Bren Gun | The Canadian Encyclopedia


Bren Gun

The Bren Light Machine Gun (LMG) was an automatic weapon developed in Czechoslovakia before the Second World War. After modifications, British and Commonwealth armies adopted it as their primary infantry platoon support weapon. The Bren saw service with the Canadian Army from 1939 to the 1950s.


In 1935, the British Army accepted a Czechoslovakian LMG as a replacement for their First World War-era Lewis Gun. The British made several modifications to the original design. They modified it to .303 calibre, changed the butt, barrel, magazine and gas block, and removed barrel-cooling fins. The guns were manufactured at the Royal Small Arms Factory in Britain and designated the Bren. The name was formed from the first two letters of the locations of the Czech manufacturer (Brno) and the Royal Small Arms Factory (Enfield).


The Bren gun was gas-operated and air-cooled. It could fire in either semi- or fully automatic modes, using a distinctive top-mounted, curved 30-round magazine. The Bren had a quick-change barrel, which could be replaced in seconds to prevent overheating and barrel warping. This allowed it to keep up a sustained rate of fire. Theoretically, the gun could fire up to around 500 rounds per minute. On semi-automatic, it had an effective range of 550 to 730 m. During the Second World War, the original Mark I model underwent three major modifications, which differed largely in barrel length and weight.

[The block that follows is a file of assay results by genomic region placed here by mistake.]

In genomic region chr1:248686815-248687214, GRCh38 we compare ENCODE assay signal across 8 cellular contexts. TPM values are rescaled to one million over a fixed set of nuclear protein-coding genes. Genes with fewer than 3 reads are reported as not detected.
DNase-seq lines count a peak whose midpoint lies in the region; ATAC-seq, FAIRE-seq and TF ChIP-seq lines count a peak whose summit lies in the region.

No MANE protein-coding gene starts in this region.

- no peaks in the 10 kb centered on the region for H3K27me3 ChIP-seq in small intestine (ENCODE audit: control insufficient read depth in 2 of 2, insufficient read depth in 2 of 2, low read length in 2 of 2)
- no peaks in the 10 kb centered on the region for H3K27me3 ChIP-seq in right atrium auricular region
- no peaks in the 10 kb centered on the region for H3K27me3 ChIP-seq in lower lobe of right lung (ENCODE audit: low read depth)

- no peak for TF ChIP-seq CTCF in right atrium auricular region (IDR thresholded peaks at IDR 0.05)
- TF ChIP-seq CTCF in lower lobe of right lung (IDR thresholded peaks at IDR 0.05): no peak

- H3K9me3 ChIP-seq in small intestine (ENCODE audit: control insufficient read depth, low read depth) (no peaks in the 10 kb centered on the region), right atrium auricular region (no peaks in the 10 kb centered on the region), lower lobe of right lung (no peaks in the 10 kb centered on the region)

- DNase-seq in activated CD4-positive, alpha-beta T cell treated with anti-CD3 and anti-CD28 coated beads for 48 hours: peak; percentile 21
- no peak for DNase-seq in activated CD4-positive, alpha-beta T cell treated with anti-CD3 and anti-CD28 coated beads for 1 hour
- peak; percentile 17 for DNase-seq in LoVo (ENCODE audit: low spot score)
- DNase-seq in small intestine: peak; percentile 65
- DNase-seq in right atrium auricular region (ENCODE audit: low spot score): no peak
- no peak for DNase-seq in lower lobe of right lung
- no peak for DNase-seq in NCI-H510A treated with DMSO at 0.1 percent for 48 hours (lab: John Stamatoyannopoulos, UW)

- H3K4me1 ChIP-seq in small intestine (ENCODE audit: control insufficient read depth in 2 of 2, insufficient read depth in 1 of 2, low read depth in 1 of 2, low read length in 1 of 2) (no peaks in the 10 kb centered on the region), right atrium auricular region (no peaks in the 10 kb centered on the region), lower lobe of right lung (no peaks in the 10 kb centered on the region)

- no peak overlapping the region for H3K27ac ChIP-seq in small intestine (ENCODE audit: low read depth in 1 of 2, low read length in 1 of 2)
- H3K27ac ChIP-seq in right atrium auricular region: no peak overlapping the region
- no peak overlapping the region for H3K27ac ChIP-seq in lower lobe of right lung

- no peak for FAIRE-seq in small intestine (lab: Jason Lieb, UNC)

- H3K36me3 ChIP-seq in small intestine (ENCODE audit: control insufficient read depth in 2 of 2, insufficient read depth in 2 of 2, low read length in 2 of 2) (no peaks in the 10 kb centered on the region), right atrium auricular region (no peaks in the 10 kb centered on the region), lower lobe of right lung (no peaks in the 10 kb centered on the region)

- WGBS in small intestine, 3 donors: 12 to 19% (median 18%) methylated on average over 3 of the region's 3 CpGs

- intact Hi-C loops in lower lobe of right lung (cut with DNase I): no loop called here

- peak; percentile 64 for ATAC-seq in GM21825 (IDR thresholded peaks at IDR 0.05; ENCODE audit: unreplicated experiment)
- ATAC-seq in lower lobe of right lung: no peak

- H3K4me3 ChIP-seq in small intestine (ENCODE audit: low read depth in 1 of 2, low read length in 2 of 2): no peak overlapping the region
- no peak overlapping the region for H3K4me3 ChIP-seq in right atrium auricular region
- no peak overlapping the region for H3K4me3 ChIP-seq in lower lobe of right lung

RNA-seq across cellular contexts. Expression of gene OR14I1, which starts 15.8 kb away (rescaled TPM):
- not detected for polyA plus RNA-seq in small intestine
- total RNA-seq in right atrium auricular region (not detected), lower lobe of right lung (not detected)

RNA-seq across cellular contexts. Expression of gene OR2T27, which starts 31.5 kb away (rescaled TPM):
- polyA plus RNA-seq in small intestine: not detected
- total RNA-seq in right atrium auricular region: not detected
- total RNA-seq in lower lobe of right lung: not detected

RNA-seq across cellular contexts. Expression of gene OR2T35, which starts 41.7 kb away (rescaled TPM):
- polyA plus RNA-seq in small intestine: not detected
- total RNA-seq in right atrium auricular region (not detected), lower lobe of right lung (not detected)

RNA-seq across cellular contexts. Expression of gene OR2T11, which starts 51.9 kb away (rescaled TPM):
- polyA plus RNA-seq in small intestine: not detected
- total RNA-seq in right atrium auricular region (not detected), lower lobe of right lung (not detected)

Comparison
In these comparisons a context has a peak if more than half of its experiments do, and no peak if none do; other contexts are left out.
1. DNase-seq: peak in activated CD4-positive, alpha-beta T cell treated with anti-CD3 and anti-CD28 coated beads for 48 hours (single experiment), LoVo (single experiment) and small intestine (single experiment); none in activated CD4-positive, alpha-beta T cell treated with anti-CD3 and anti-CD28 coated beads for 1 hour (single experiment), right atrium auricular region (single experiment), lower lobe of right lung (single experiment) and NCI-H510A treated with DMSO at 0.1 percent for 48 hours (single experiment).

The British initially turned out 300 Bren Guns a week, which increased to 400 per week after the war began in 1939. By 1943, this figure had risen to 1,000 a week. John Inglis and Company of Canada began manufacturing Brens in 1940. By 1943, 60 per cent of all Bren Gun production took place in Canada.

Did you know?
A number of Canadian-made Bren guns in 7.92mm calibre were produced for Nationalist Chinese troops.


Each of the three sections of an infantry rifle platoon carried a Bren gun. A section was divided into two groups: a gun group with the Bren and a rifle group. Most of the section was in the rifle group (usually eight soldiers), while the gun group consisted of two men. A Bren gunner (No. 1) carried and fired the gun and an assistant (No. 2) changed ammunition magazines and carried more loaded ones, usually in utility pouches. The No. 2 also carried a spare barrel and parts and a tool kit. Soldiers in the rifle group also carried additional loaded magazines. As well, each infantry battalion had a carrier platoon equipped with 13 Universal Carriers (commonly known as Bren Gun Carriers), each of which carried a Bren.

The Bren Gun was best fired from the ground using a bipod. It could also be fired less accurately from the shoulder or hip. Gunners usually fired on automatic, using two- or three-round bursts. Although normally employed in a ground support role, the Bren could also be used against aircraft. There were also special tripod anti-aircraft mounts for the Bren, which were usually coupled with a high-capacity drum magazine.

The Bren Gun was one of the most widely used light machine guns at the time. Many consider it to be the best machine gun of its type. Canada replaced the Bren with the FN C2 in the 1950s. (See also Canadian Army.)